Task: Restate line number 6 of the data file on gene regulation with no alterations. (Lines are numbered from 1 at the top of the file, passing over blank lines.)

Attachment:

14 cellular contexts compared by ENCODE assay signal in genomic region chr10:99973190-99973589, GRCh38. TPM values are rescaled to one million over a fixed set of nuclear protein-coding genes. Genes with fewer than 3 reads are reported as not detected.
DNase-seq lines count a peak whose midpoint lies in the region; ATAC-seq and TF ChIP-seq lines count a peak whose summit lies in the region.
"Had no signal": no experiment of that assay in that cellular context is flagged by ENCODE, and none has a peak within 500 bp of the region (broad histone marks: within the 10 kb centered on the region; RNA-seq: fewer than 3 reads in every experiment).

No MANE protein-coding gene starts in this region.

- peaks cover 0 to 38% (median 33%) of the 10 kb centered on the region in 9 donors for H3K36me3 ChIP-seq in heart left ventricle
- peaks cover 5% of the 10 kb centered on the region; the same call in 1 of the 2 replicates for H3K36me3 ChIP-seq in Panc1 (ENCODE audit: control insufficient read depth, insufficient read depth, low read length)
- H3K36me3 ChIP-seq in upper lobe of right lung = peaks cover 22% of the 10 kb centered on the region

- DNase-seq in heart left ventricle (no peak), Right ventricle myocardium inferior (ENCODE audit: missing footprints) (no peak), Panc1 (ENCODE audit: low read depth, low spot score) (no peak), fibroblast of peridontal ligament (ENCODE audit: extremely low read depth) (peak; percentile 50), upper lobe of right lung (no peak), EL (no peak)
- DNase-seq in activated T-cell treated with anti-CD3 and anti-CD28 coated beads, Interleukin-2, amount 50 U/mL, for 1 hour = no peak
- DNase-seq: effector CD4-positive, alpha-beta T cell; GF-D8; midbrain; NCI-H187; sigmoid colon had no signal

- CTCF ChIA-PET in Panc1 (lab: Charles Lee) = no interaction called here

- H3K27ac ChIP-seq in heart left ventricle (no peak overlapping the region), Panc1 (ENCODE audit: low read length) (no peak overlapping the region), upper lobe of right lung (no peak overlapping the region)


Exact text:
- peaks cover 5% of the 10 kb centered on the region; the same call in 1 of the 2 replicates for H3K36me3 ChIP-seq in Panc1 (ENCODE audit: control insufficient read depth, insufficient read depth, low read length)